98.6 Degrees, "The Art Of Keeping Your [Edited for inappropriate languge, please review forum policies for more information] Alive." Yes that is the title, by Cody Lundin. For about thirty five of my forty seven years on this wonderful planet I've had an interest in survival. Not survivalist. There is a difference. Wondering if something happened to me in the back country whatever the circumstances and I won't even begin to list scenarios for there are as many as the number of footsteps we take on a trek. Would I be prepared. Unfortunately after all those years of reading what I thought were decent survival books ( not knowing what decent meant), and getting tired of the seemingly repetitious SAS references, if you look at the vast majority of them it is just what they are. Some look like they just went down to Kinkos copied as many pages as they had coins in there pocket, put a name on there stack of slightly enlarged or reduced pages,( so they could call it there own), and send it off to a publisher who is willing to print a few copies next to the latest cookbook he is printing that we don't need. And frankly folks I know there is some good information in the SAS type survival manuals but a good deal of it really doesn't apply to us. That said I do own one. But on a more practical level back to the Cody Lundin book. I had an enlightening experience. I saw a program aired on OLN of this barefoot guy in shorts and a t-shirt leading a group of 5 or 6 20 year olds around in the desert for I believe 3 days. In a survival senario. Nobody was hurt, nobody was dehydrated that I recall just a little hungry, cold at night, little sleep, and disoriented. The kids were rapidly falling apart, so much so that when the SAR plane flew over one of the young men frantically waved an screamed at it as though it was his last dying day and the others weren't far behind him. By the way as I recall, I believe they were never more than a mile from were they left their car. Mr Lundin just keIpt running them in circles. I thought there had to be something to this guy. And here it is. He slept for two years living in a brush shelter sleeping on pine needles and cooking on a open fire, at the time the book was published was the only person licensed to catch fish with his bare hands in the state of Arizona, runs an aboriginal living skills school, survival courses short and long term, is an adjunct professor at Yavapi college and is a faculty member at the Acosta Institute. Lives in a passive solar home completely of the grid in which he has another book from this experience about urban survival if the crap hits the fan while you are at home. He lives what he teaches. Anybody know how there going to go to the toilet if the sewer can't be used for two or three weeks? Please don't count on FEMA to give you the answer, you can't go without a bowel movement that long. I digress. Let me put it this way in the last two years I've given away about 15 of these books to total strangers when the topic of backpacking, back country driving, or especially day hiking comes up . I keep a couple stashed in my car at all times to give aaway. After I read the book I didn't know whether to cry from sheer joy or run down the street jumping in the air yelling, it's finally been done. I'm not saying buy only this book which Mr. Lundin states that you would be stupid to do so. But I truly believe this will be a mind altering read and you will think differently about what a survival experience may be and how you will be prepared with your pre-departure planning, your kit, your ability to use your kit and last but as important as the rest, your psychological preparedness of which you really won't know until the day it is put to the test. In beginning of the book Mr. Lundin explains the reasoning behind the style in which the book was written which I have never seen in any survival book to date. His approach, and I'm paraphrasing, is filled with in your face blunt facts, poor humor, parlor tricks, and mental pictures. Anything to help you remember the information. How someone can have you laughing one minute and seriously contemplating a point the next is brilliant. The illustrations are one of a kind. Look at them closely there not just for entertainment purposes. Some may not like his humor. They can read the NOLS book. As he states, " a true survival scenario will tax you beyond belief on all levels of your humanity, and one of the first things to go down the toilet will be your fine and complex motor skills- cognitive, physical, and otherwise. Overall you will be reduced to basic gross motor-motor-movement activities and simple "thought pictures." Any one still romanticizing about being in a survival situation? I had the benefit, in a way, of succumbing to a good case case of hypothermia and thought pictures were just about all that was left. It was rapidly heading in that direction. Thank goodness for a sleeping bag rated 20 degrees below what the average low temp is for the area. This happens to be my safe zone for keeping warm due to temperature extremes. And I got this in 50 degree weather, 15-20 mph wind, with the slightest drizzle on a four hour hike. I don't use 2.99 emergency ponchos any more. In a way I wish every one could experience what I experienced. It was eye opening. That's enough about me. I hope those who read this pick up his book. I think it is a must read. Especially for the the light weight or minimalist backpacker and hiker. I to often read in backpack forums people saying " I don't mind going minimalist, (and we are all looking for ways to lighten our loads) because I'm generally not more than a days hike away from my car and I never go off trail ." Well we are all tempted to go off trail even to take a leak. So if you go on a 2 or 3 mile cross country day hike or a half a mile exploration down a canyon and shatter your knee cap It is no longer a days hike out. Hypothermia, hyperthermia, dehydration, and panicking are the real killers, (the first two at the top of the list) not so much breaking a kneecap or not knowing how to lash ten logs together to float down stream. If people know where you are you don't need to build a boat. The book is based on a three day survival scenario assuming people know where you are. And they should. At least generally. As he states, statistically there is a 3 day window when most people are found dead or alive. After 3 days your chances of being found alive drop drastically. But you can go two or three weeks if you have water and keep your core body temperature at 98.6 degrees. So if you really aren't concerned about you're own safety, at least have the common decency to think about the safety of all those paid and unpaid SAR folks who are risking there lives to haul you back to the comforts of home or a pine box. Do yourself a favor. Sometime when your camping in cooler weather 40's 50's set up your camp. Then right before dusk pack a bag that you would take on a day hike from your camp and hike out 100 yards and camp there overnight. Keep your base camp visible and do this with a buddy or two one who is fully prepared to assist you. See what your experience is. See how warm that space blanket keeps you with the clothes that you would take with you on a typical day hike. See what kind of shelter you could make with a 1 oz knife. I think you will be surprised at what happens. You may change your gear or at least carry different items with you at a given time. You can do something similar in hot temperatures. I grew up in Arizona and when I read books saying a have a gallon a day as a rule for survival in the desert, or how to make a solar still, it frankly pisses me off. You'll probably be dead before your half way through building the thing. I live in california now and when driving I'm through the desert to Phoenix I carry three gallons per person in my car just in case I break down and have to wait 2 or three hours on the side of the road for a tow truck. Water is gold never forget that! I don't mean to go on and on which I am a pro at. So I will say one last thing. Ok maybe two. What I think gets us into trouble most often are two things. First: not being properly prepared, ie with supplies, physical well being, knowledge or just poor planning. We don't know what we don't know until the moment comes when we need to know it, so don't just read about it, practice it, so when you need it, it won't be the first time you have done it. And it's fun. Second : our excitement of being in the back country or wherever. And it doesn't take much excitement to distract us from what we need to be doing for our safety ie. properly tied shoe lace( I almost broke my shoulder and a near miss of a nice pointed piece of granite 1/2 inch away from my temple over that one ). Proper hydration. Met a guy in the Sierra who a day earlier was found face down out cold in the middle of the PCT ,w/ backpack on, from dehydration. He said he didn't remember a thing. Off trail who knows what his fate may have been. Oh, he had been hiking the Sierra for thirty years. He told me he was just so excited to do this particular hike he got away from the basics. So as we take our risks hopping boulders, hiking steep trails, crossing streams, looking up at the wonders before us and doing our daily risk management, keep the basics always on your mind, keep on learning, in which we owe a great deal of thanks the good people who run these forums, those who participate, and those who write the books, teach the classes and make the products that allow us to go pretty much where ever we want. We've come along way. I think the book 98 Degrees "The Art Of Keeping Your [Edited for inappropriate languge, please review forum policies for more information] Alive" would be great part of any back country book collection. Actually, "a must read" before anyone ventures into the wilderness. Be safe! Be prepared! But have a blast!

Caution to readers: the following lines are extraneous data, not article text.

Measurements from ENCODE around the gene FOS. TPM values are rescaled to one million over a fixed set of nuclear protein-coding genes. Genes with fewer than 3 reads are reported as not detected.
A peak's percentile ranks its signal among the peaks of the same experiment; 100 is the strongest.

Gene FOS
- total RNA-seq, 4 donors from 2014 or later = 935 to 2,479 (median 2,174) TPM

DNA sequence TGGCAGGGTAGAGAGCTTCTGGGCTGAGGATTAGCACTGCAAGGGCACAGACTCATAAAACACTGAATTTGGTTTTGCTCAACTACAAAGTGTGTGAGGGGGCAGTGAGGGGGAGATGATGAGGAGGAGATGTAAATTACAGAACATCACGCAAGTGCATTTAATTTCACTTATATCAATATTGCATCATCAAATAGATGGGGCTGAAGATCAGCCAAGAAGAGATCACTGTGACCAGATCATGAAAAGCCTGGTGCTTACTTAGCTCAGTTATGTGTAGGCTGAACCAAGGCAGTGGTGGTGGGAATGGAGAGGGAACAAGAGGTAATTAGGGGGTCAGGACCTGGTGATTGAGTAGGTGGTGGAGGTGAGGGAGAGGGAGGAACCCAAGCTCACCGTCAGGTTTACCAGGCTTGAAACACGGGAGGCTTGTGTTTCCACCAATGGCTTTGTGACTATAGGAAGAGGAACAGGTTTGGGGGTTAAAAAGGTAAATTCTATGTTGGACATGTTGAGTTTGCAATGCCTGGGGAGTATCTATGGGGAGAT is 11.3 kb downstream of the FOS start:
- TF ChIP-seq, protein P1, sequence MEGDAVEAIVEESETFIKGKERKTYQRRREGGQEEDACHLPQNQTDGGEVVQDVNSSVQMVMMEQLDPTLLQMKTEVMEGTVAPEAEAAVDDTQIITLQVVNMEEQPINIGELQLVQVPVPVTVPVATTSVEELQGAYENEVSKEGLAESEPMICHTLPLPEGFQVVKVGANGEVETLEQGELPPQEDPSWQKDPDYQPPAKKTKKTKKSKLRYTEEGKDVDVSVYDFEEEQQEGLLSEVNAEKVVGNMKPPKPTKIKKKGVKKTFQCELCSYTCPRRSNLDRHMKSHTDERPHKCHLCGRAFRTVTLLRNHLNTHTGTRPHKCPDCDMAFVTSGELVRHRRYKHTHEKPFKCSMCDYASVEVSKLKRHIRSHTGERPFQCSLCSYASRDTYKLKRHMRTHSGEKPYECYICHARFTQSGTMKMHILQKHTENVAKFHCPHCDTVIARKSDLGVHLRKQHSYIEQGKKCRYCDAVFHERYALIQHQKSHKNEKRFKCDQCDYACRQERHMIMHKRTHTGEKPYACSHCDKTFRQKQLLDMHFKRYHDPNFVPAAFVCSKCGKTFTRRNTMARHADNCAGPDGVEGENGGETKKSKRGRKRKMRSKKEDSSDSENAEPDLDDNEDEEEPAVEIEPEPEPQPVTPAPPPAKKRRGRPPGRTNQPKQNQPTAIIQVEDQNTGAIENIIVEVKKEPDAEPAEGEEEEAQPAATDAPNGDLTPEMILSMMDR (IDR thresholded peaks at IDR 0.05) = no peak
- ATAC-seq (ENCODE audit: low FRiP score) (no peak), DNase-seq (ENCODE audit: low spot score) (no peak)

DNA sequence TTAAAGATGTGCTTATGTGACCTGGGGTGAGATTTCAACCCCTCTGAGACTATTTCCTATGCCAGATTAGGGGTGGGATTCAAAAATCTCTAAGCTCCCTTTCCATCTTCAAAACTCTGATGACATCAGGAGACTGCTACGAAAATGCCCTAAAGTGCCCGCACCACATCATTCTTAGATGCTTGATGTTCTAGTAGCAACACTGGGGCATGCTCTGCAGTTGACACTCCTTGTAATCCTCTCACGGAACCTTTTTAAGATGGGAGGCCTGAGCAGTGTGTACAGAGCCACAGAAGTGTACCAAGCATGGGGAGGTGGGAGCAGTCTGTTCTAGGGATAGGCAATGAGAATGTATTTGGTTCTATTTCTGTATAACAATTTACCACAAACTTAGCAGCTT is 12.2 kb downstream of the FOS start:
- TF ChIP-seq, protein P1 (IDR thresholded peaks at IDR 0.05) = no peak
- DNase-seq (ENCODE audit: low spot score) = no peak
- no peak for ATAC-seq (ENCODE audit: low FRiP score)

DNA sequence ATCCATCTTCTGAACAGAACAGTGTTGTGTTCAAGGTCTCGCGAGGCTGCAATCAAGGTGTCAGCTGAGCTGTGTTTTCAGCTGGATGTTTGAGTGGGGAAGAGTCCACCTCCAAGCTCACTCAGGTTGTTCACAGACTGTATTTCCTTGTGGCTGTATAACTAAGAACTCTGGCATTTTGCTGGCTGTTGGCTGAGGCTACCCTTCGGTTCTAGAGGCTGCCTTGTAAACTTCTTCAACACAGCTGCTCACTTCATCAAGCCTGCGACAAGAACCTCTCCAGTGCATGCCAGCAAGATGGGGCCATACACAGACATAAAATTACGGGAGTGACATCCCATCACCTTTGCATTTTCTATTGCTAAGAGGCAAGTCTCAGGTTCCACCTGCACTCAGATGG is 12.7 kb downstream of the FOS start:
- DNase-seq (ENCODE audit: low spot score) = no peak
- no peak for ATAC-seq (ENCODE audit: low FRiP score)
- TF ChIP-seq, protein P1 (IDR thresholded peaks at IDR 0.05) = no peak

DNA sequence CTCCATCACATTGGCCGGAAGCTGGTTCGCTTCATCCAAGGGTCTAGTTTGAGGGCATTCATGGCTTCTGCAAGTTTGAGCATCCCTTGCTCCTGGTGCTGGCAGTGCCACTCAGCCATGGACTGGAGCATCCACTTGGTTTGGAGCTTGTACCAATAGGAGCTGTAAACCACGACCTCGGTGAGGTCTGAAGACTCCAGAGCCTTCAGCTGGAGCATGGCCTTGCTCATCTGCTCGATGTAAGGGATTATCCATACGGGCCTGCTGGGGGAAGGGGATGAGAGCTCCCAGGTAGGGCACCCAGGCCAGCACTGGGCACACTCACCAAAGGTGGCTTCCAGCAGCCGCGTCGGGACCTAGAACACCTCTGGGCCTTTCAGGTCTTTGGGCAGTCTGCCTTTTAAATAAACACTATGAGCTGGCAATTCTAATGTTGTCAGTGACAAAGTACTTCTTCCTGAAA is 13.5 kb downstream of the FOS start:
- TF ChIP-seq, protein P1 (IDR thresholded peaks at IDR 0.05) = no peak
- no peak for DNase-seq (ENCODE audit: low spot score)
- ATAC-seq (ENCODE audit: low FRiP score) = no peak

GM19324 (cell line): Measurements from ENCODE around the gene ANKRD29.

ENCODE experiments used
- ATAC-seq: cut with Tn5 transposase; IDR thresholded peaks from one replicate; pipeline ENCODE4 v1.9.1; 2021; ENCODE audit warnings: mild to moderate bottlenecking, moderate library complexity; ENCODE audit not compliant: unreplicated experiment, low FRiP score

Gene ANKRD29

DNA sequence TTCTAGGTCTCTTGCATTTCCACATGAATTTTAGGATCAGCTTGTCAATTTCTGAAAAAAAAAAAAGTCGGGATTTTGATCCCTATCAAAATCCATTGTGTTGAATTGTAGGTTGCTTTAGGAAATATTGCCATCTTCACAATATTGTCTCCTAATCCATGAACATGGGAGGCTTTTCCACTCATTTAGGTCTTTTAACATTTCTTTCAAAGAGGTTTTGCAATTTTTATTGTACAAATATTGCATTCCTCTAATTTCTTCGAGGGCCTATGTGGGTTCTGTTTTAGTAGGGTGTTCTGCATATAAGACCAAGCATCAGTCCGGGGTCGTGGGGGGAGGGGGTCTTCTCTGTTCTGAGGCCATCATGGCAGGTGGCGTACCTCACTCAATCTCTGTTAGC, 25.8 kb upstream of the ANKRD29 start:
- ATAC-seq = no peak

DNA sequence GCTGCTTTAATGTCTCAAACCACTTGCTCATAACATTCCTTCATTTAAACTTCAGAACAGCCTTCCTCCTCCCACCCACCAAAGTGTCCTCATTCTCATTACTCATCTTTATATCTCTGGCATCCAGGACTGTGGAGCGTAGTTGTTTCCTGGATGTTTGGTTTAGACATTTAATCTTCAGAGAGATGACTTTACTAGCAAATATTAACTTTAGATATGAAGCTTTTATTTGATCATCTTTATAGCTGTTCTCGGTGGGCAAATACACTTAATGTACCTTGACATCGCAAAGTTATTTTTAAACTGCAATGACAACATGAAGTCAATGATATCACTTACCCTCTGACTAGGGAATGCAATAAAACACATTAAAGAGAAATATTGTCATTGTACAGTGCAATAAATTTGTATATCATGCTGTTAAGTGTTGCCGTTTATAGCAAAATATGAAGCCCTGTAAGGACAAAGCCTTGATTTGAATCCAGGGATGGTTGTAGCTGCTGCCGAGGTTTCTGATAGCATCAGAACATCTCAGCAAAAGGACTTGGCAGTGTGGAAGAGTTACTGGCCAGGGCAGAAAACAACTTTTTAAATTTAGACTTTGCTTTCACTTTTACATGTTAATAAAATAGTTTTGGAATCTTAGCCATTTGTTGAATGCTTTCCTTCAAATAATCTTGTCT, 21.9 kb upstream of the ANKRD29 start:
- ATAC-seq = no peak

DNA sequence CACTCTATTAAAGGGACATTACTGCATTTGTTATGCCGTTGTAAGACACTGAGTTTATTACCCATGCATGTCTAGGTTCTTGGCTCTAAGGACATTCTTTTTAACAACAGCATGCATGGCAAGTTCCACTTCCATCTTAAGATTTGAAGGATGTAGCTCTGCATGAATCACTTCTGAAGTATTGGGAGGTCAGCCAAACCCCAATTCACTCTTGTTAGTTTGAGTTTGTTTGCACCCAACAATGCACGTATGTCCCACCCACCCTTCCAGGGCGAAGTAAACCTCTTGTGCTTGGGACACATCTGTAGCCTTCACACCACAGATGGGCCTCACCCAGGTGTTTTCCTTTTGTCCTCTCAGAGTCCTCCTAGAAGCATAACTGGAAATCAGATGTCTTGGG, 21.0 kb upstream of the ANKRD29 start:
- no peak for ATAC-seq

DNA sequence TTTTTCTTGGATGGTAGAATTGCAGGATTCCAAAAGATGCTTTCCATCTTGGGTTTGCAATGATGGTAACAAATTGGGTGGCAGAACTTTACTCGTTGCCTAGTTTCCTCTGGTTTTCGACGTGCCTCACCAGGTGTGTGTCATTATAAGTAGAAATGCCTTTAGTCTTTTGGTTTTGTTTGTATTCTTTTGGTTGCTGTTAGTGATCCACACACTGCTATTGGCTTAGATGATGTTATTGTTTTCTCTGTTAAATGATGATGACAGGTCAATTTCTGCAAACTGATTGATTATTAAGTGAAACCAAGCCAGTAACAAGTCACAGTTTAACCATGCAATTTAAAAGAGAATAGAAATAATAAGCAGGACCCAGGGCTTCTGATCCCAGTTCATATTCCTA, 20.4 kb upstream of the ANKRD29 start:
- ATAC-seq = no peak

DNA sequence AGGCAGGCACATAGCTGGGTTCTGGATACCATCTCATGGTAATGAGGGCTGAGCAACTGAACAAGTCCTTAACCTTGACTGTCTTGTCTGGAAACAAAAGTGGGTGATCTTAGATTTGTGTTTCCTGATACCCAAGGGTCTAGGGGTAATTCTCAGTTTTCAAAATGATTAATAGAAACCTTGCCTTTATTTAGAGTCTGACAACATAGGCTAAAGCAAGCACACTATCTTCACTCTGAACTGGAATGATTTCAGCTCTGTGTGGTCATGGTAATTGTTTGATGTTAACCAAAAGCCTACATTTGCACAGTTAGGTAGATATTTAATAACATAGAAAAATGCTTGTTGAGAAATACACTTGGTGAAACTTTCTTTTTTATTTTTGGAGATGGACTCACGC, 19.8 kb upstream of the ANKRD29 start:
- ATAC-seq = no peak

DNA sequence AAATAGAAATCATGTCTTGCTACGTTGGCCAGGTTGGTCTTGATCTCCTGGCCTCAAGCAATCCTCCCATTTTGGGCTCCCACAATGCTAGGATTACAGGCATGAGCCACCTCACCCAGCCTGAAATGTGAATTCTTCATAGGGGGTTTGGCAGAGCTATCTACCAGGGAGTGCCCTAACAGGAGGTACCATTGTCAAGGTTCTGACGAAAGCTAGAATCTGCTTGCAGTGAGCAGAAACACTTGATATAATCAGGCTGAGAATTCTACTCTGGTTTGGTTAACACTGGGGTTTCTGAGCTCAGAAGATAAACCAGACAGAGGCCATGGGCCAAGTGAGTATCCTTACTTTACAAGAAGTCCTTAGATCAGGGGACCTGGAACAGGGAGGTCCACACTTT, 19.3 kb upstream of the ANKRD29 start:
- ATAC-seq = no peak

Loc: California (southern)
I prepared for future survival situations by reading the annual, "Accidents in North American Mountaineering" and a really great old book, "The Survival Book" by Paul Nesbitt, Alonzo W. Pond and William Allen (1959). From their intro - "But tools and training are not enough; none is effective without the will to survive." The book is slanted toward survivors of plane crashes and depends a lot upon WWII incidents, but the material and their philosophy is still valuable today.
You are exactly right in your approach to the eventual tough situation you are bound to encounter someday.
This is so true! And a quick destroyer of the will to survive is hypothermia. The biggest danger, IMHO, to solo hiking [although it doesn't deter me] is becoming hypothermic without realizing it, and being unable you save yourself.